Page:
were: optimism, Her reign is one of the most interesting and complex periods of British history due to its
respectability
246 and modernity. internal contrasts and transformations. During the Victorian Age Britain was to become
the wealthiest and most powerful nation in the world, with an empire that would cover
one quarter of the earth’s surface and was inhabited by around 400 million people. In 1876
Queen Victoria took the title Empress of India, another expression of Britain’s might.
The Battle of Waterloo in 1815 saw Napoleon’s final defeat leaving Britain in an
unchallenged position of dominance that was to last until the 20th century. Britain was
also one of the few countries to remain relatively untroubled by the revolutions which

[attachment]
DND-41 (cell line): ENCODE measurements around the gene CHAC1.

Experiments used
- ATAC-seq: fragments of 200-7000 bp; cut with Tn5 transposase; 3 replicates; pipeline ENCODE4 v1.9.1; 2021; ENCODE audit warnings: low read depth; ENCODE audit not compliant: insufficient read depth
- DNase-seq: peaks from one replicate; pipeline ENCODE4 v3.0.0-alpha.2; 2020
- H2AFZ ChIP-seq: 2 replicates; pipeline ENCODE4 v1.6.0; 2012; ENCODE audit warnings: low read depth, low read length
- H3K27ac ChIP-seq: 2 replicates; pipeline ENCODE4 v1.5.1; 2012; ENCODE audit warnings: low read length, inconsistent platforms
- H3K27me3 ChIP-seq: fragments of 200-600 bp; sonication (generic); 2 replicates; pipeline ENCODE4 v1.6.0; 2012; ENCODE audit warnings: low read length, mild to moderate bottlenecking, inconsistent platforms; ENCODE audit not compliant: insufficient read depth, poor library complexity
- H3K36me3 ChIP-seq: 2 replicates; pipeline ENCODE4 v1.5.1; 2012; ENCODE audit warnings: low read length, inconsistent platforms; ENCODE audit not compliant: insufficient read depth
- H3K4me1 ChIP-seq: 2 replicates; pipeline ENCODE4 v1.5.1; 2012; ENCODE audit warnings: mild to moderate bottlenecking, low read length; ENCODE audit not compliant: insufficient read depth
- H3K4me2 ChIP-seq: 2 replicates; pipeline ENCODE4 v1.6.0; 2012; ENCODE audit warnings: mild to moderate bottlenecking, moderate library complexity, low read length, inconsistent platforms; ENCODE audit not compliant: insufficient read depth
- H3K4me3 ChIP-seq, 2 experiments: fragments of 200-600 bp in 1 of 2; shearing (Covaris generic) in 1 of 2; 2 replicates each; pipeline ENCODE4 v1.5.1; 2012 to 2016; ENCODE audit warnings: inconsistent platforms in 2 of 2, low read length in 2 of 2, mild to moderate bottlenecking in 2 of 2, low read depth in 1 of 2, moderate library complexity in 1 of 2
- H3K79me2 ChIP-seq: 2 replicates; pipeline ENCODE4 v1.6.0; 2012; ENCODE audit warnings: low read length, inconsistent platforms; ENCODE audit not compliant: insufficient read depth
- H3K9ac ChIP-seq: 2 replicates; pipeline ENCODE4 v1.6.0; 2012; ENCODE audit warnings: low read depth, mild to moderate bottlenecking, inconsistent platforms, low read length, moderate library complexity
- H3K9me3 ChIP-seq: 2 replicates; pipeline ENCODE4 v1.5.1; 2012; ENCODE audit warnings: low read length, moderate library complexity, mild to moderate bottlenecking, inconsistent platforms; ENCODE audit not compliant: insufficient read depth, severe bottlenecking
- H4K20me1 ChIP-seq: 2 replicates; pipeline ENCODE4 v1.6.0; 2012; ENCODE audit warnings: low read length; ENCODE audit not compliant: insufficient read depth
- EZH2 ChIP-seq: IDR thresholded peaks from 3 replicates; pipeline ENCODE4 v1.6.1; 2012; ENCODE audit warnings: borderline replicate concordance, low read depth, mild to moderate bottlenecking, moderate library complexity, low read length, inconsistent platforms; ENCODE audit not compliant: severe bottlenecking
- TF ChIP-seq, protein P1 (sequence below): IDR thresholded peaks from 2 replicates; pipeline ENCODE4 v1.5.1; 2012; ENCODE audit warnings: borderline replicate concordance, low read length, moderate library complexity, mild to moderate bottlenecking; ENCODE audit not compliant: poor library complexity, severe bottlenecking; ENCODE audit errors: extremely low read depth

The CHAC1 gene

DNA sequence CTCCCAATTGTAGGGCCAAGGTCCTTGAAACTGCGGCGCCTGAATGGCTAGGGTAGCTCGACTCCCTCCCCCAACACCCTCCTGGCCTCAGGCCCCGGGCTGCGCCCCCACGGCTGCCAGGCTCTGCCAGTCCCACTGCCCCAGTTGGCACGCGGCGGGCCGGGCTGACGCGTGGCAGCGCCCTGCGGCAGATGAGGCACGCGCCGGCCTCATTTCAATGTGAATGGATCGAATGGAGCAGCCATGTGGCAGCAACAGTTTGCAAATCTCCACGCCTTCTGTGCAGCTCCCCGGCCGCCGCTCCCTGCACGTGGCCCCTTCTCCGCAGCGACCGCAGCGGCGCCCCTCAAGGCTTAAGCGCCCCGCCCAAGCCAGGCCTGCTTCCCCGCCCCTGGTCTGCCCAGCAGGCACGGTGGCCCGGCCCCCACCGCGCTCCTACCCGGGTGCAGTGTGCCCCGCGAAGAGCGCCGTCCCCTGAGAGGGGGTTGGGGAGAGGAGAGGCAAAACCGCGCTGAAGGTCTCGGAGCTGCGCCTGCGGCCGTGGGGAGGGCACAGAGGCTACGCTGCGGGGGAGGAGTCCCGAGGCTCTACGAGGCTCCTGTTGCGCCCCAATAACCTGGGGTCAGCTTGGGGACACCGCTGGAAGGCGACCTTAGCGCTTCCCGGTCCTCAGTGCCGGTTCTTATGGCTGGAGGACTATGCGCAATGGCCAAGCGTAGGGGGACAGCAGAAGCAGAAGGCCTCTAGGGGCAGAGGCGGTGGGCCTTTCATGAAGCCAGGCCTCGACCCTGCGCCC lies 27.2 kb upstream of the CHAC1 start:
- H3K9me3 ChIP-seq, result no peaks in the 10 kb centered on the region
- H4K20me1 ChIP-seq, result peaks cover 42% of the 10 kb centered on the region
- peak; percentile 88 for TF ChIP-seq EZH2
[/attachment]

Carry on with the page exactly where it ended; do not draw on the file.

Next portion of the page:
affected many European countries in the 1800s.

Victorian society
At the beginning of the 19th century the upper class was built upon the old
aristocracy. It still held major political power in the country although the middle class
was slowly gaining more and more power. The working class remained excluded
from the political process and grew hostile towards the upper class.
In the course of the century the middle class expanded, covering a broad spectrum
of professionals, it soon became divided into sub-strata, lower-middle class,
Queen Victoria, mid-middle class and upper-middle class.
official portrait The sub-strata reflected the importance of a person’s professional status and
during the Golden
Jubilee, 1887.
earning ability. So we would have the shopkeeper in the lower-middle class
Oleography. section, lawyers and doctors in the upper-middle section and factory owners and
entrepreneurs in the middle section.
Those belonging to the working class were exploited and lived in extreme poverty.